Shaping up to face the crisis

Submitted by Anon on 13 June, 2009 - 9:35 Author: Elaine Jones

The 2009 Alliance for Workers’ Liberty conference (30-31 May) took place as we see the further development of the political crisis following on from the economic crisis of capitalism. Our debates mapped out the tasks we face in the changed political situation and how we need to improve our ability to intervene.

Sean Matgamna opened the conference:

“We are in process of shaping up the AWL to face the biggest crisis since 1930s, a crisis that has shattered mystique of capitalism in the same way that idea of socialism seemed to have been discredited by the collapse of Stalinism in the early 90s.

“For the first time in decades, socialists have an open field to argue for a rational world, a working-class run socialist society. To argue for a workers’ government. To point out that blind worship of the market is demonstrably crazy.

“The leaders and experts of capitalist economic policy are clear that the neo-liberal orthodoxy of the previous era is shattered. They do not have a clear alternative. There is much talk about more and better regulation, but it will be regulation designed to make markets work better — with the key economic decisions still left to the markets, rather than regulation in the sense of conscious planning of direct economic decisions.

“The AWL must shape up for the crisis without delay. Even while the dominant reaction to the crisis is one of being stunned or intimidated, there will be a sizeable minority set thinking about broad social issues.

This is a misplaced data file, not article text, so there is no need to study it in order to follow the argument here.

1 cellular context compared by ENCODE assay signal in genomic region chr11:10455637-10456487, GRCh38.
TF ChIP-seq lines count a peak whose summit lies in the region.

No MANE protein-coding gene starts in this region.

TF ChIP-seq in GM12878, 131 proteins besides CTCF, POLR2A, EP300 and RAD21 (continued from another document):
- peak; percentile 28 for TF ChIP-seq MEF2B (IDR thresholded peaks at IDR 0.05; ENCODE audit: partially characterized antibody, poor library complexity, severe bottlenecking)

“Millions of young people already morally repelled by modern capitalism are having its crisis ridden nature and the intellectual pretensions of its neo-liberal ideologues exposed to them for the first time. The progress we can make in winning such people over to socialist politics and the fight for a workers’ government will depend our capacity to intervene effectively in the bigger convulsions to come.”

In the debate Jill Mountford talked about the forthcoming general election (see box). Gemma Short reported on our student work.

Bob Sutton pointed out that we aren’t popular on the left if we argue for our ideas, people will listen. We shouldn’t be sectarian, but look for left unity. Education of new comrades is essential to help go out and argue for those ideas.

Cathy Nugent reported on the activities of the Feminist Fightback network in which we are involved. It was proposed that we have a women’s commission at Summer School to co-ordinate our work and discuss producing literature.

Tom Unterrainer introduced a debate on “The unions and the crisis”.

We are witnessing the death of neo-liberalism, Tom reported, but the trade union movement has failed to put forward any alternative. The union leaderships’ ties to the bosses have affected class struggle, and hence we have not seen any serious fight to defend jobs or working conditions.